Splash - Wessex Archaeology's Coastal and Marine Archaeology blog

Stirling Castle, Goodwin Sands

The 'Great Storm' of 1703 is believed to have sunk 90 vessels on the Goodwin Sands off Kent alone. One of the ships lost was the warship Stirling Castle.
 
The Stirling Castle was a Third Rate, 70 gun ship built at Deptford in 1678 as part of Samuel Pepys' 'Thirty Ships' building programme intended to regenerate the Royal Navy following the third Anglo-Dutch war (1672-1674).
 
After serving during William III's war with France in the 1690s the Stirling Castle was rebuilt at Chatham, and refitted in 1701. The Stirling Castle was engaged in war duties in the Mediterranean during the War of Spanish Succession (1701-1714) and had just returned in the Summer of 1703. In November that year the Stirling Castle was one of a large number of naval vessels anchored in the Downs when the storm struck. The ship was driven onto the Goodwin Sands and sank. Only 69 of the 268 crew survived.
 
The wreck was found by local sports divers in 1979 in an exceptional state of preservation. It was designated as a protected wreck under The Protection of Wrecks Act (1973) in 1980. Since its discovery the site has deteriorated rapidly due to the loss of the sand that buried the wreck and unauthorised fishing and diving activities.

Sternpost and rudder, Stirling Castle

A local diving group called SeaDive has been working to record and preserve the wreck. The licensee of the Stirling Castle is a member of the group.

Wessex Archaeology Investigations

English Heritage commissioned Wessex Archaeology to undertake a desk based assessment of the wreck site in 2003, and diving investigations on the site in 2003 and 2006.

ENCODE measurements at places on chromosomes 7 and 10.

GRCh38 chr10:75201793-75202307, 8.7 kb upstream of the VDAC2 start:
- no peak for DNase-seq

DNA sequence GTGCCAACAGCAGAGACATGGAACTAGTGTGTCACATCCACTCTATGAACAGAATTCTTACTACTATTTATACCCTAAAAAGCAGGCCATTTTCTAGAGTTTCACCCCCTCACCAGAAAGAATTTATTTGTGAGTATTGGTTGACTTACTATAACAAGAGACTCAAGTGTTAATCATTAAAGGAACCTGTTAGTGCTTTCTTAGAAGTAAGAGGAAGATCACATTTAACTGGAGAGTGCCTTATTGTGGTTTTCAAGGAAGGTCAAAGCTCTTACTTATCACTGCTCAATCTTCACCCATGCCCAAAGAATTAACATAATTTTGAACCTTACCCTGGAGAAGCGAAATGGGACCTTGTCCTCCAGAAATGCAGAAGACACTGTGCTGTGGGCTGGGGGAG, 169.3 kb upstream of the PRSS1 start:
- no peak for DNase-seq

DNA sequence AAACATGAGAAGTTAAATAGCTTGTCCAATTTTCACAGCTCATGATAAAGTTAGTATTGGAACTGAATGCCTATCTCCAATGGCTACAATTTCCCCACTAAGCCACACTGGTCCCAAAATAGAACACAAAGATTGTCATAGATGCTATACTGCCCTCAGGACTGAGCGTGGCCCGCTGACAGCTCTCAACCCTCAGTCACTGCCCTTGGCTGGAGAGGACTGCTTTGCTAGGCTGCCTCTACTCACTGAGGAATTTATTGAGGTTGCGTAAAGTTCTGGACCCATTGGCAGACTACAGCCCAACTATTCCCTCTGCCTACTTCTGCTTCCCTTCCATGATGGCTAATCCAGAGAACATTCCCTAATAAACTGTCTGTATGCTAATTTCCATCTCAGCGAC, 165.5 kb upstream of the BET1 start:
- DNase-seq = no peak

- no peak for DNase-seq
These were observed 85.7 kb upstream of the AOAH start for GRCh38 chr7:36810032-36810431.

Wessex Archaeology divers were requested to survey artefacts and key features on the wreck using tracked diver positioning, and to produce a site plan based on measurements between identified features. The survey was to pay particular attention to features that might be at risk, such as the sternpost and rudder. Existing plans made by SeaDive and multibeam acoustic survey data provided by RASSE were available to aid our dive team meet their objectives.

Deck timbers at the Stern of the Stirling Castle

Results

Diving conditions on the Stirling Castle are difficult. Fast currents can drag a diver off the site and visibility can sometimes be reduced to zero because of algae and sediments in the water.
 
Our divers were able to produce an updated site plan for the wreck although the size of this well preserved wreck means that an overall drawn plan of the site has not yet been completed. A number of artefacts in danger of being lost from the wreck were recovered and handed to English Heritage for conservation.

A coil of rope, an organic artefact on the Stirling Castle.

Map showing the location of the protected wreck Stirling Castle

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[...] has actually been

[...] has actually been located in recent years, and has been well protected by its sandy grave. See the Wessex Archaeology Coastal and Marine blog for photos of the [...]

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